In other words, the "trick" is not a solution at all to OP, it is just a clever algebraic shortcut seen in the course of the solution.
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September 8th, 2017, 10:18 AM   #35
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Perhaps you should read the original question properly.

Why are you so desperate to show that your idea is the only correct one? There are always multiple ways to reach a result.

Yes, you can use $\sin\frac38\pi$ and $\cos\frac38\pi$ (or whatever) in your answer, but it's not very informative.

Last edited by v8archie; September 8th, 2017 at 10:23 AM.
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September 8th, 2017, 10:36 AM   #36
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Quote:
Originally Posted by v8archie View Post
Perhaps you should read the original question properly.
Perhaps you should read my post properly, instead of just deprecating it.
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September 8th, 2017, 11:05 AM   #37
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For the posted problem, $\theta$ can be found quite easily, zylo, but you omitted to explain how in your post. You would later need to calculate $\cos(\theta/2)$ and $\sin(\theta/2)$, and you omitted to explain how to do that. These steps are required, as the problem specifies that the answer is to be given in the form a + bi. You could add these explanations, of course, but they considerably lengthen your method, so that it's no longer "simple".
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September 11th, 2017, 05:22 AM   #38
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Quote:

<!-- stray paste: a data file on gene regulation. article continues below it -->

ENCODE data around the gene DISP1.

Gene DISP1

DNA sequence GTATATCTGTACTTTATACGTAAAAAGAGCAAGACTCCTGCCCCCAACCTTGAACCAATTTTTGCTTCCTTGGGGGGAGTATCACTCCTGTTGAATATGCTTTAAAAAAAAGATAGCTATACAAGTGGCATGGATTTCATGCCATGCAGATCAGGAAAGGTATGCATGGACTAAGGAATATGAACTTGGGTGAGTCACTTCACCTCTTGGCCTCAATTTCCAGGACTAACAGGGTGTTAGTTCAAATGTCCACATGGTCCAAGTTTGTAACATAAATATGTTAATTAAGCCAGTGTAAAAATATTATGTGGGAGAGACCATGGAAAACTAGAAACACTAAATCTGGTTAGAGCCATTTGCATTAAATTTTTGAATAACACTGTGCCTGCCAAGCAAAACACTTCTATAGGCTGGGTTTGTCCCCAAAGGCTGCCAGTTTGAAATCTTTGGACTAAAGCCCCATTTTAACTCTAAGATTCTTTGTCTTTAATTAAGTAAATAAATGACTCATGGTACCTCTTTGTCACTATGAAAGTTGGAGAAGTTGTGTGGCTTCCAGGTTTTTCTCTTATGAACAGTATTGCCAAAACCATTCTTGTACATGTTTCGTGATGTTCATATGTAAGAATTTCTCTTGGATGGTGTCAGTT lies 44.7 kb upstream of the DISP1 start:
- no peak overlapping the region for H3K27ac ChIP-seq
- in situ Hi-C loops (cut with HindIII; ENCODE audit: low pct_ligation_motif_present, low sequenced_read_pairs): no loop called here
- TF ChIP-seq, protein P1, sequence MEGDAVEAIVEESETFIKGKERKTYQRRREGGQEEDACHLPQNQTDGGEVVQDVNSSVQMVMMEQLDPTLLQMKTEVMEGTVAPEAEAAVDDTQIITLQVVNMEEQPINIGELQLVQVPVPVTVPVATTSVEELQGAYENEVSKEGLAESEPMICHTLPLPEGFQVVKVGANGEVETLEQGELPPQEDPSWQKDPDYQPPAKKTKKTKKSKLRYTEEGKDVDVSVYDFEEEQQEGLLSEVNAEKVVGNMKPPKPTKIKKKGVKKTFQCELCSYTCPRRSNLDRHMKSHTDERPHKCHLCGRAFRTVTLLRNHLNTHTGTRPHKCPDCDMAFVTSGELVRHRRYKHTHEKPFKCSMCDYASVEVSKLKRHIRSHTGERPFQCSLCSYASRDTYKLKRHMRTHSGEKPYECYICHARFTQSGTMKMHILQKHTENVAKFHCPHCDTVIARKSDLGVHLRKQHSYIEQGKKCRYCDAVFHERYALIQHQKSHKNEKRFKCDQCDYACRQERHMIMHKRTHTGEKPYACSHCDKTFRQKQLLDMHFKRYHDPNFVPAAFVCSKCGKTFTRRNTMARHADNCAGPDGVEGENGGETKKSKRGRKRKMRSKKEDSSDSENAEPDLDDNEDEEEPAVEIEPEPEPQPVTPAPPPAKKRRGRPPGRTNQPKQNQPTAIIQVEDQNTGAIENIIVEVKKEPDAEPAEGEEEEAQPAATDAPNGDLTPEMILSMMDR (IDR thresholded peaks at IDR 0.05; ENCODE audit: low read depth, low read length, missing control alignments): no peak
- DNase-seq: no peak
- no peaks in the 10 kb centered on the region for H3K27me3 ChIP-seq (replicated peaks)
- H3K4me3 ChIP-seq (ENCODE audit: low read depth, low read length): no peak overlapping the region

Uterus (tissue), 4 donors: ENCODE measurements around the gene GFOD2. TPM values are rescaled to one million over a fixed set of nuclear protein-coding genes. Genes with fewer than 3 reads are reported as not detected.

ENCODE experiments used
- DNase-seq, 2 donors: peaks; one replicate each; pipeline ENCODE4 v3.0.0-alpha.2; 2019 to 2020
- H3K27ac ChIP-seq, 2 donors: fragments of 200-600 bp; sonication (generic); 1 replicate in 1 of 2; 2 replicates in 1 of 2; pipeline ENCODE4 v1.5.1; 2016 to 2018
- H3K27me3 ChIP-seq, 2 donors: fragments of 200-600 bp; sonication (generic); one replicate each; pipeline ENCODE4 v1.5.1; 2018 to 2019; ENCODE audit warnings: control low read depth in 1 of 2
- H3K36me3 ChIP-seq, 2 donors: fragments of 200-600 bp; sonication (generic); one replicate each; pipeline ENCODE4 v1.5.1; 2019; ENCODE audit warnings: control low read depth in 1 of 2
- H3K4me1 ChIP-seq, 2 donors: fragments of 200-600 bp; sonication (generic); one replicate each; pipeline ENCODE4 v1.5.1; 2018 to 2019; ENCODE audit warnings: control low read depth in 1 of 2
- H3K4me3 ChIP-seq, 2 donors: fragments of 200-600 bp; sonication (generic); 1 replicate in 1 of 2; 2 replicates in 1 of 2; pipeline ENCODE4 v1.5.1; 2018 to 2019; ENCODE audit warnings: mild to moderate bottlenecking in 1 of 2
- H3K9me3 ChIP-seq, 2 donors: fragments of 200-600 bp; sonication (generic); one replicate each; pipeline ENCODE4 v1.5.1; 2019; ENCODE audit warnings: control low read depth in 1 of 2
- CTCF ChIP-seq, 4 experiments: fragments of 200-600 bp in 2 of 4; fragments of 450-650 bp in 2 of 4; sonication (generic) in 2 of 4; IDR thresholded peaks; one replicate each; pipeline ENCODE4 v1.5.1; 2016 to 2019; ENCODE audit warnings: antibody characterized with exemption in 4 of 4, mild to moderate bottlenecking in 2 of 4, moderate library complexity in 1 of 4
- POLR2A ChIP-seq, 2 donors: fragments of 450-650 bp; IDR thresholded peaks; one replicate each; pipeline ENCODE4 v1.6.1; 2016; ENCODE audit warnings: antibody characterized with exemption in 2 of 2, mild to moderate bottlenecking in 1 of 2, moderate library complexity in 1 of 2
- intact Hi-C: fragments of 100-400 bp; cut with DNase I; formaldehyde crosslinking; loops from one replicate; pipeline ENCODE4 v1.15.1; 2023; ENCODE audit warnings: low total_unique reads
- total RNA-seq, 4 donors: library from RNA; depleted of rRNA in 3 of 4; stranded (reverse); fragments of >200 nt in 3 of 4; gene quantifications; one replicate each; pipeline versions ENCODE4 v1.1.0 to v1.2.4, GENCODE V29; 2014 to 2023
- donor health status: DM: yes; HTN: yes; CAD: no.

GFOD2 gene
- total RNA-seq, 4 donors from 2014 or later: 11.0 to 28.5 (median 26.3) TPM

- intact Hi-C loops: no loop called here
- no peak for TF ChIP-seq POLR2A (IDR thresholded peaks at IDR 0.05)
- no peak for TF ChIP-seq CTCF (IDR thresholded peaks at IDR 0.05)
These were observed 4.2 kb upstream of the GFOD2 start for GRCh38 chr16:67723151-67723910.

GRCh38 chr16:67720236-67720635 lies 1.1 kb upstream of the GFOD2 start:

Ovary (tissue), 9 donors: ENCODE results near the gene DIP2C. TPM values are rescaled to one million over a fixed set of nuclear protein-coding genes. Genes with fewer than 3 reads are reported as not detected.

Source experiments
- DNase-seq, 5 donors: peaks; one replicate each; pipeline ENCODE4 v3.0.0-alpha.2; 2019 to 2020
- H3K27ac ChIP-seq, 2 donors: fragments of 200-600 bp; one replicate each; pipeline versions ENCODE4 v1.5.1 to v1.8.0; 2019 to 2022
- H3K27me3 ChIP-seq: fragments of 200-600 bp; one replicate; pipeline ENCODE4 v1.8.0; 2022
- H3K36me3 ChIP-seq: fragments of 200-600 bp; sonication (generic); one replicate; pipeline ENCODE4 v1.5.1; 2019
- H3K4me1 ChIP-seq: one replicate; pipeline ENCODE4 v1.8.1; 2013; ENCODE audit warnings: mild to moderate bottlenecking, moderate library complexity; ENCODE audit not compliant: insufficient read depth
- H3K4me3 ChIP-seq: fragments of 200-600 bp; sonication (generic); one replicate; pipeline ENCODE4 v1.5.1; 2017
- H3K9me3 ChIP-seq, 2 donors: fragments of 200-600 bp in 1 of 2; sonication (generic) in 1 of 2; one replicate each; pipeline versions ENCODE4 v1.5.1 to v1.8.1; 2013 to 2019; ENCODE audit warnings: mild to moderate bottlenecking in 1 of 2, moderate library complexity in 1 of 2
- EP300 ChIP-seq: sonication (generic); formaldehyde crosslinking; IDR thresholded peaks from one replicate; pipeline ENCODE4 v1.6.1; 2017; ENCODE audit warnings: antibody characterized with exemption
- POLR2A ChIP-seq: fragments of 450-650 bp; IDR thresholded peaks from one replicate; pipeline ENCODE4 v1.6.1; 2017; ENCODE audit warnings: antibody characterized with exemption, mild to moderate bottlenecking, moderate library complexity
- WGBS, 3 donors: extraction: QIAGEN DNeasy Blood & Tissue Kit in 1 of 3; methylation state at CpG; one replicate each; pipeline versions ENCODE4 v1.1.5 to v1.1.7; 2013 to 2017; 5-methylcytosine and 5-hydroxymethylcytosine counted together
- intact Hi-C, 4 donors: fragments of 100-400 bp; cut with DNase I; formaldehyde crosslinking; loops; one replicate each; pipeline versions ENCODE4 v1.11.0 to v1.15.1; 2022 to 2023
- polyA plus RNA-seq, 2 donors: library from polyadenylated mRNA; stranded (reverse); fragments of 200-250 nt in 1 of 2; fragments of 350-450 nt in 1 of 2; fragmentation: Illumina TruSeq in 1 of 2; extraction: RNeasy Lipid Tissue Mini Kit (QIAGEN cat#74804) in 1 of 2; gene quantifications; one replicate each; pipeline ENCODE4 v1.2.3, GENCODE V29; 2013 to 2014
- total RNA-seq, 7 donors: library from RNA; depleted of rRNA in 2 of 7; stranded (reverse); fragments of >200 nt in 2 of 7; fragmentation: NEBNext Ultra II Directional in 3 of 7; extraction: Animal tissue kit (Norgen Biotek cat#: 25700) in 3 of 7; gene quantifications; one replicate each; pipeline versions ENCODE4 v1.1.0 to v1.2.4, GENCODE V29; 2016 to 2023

Originally Posted by skipjack View Post
$z^2 + 2(1 + i)z + 2 = 0$ implies $(z + 1 + i)^2 = (1 + i)^2 - 2 = 2i - 2$.
Let $(a + bi)^2 = 2i - 2$, where $a$ and $b$ are real.
That implies $a^2 - b^2 = -2$ and $ab = 1$.
Eliminating $b$, $a^2 - 1/a^2 = -2$ and so $(a^2 + 1)^2 = 2$.
Hence $a = \pm\sqrt{-1 + √2}$.
Similarly, $b = \pm\sqrt{1 + √2}$, where $a$ and $b$ have the same sign.
Hence $z = -1 + \sqrt{-1 + √2} + (\sqrt{1 + √2} - 1)i$ or $-1 - \sqrt{-1 + √2} - (\sqrt{1 + √2} + 1)i$.
skipjack, just curious if above is a viable general procedure.

1) $\displaystyle z^{2}+k_{1}z+k_{2}=0$ and $\displaystyle z,k_{1},k_{2}$ complex.
"Completing the square"
$\displaystyle (z+k_{1}/2)^{2}=z^{2}+k_{1}z+k_{1}^{2}/4$
Substitute $\displaystyle z^{2}+k_{1}z$ into 1). Then
$\displaystyle (z+k_{1}/2)^{2}=-k_{2}+k_{1}^{2}/4=c+di$
Let $\displaystyle a+bi=z+k_{1}/2$
$\displaystyle (a+bi)^{2}=c+di$
$\displaystyle a^{2}-b^{2}=c$
$\displaystyle 2ab=d,d=b/(2a))$, Then
$\displaystyle 4a^{4}-4a^{2}c-d^{2}=0$
$\displaystyle t^{2}-ct-d^{2}/4=0$
$\displaystyle t=[c\pm\sqrt{c^{2}+d^{2}}]/2$ which is always + or -.
Then $\displaystyle a=\pm\sqrt{t}, b=d/2a, z+k_{1}/2=a+bi$ give both roots.

It's a viable procedure. Can't find it on Google or a text book. Is it in new texts, is it "out there," or did you just "see" it?

skipjack, why not post the procedure in a new thread for general availability?
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September 11th, 2017, 07:06 AM   #39
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You slipped up towards the end.

The procedure can be found by use of Google.

It's described in the textbook Maths: A Student's Survival Guide (subtitled A Self-Help Workbook for Science and Engineering Students) by Jenny Olive (ISBN: 978-0521017077) and it's also described here.
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September 11th, 2017, 09:17 AM   #40
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So why is the general solution for a cubic equation with real coefficients valid when the coefficients are complex? Without duplicating real solution step by step?

https://en.wikipedia.org/wiki/Cubic_function

(Same principle works for OP)

EDIT
Or a quartic.

Last edited by zylo; September 11th, 2017 at 09:20 AM.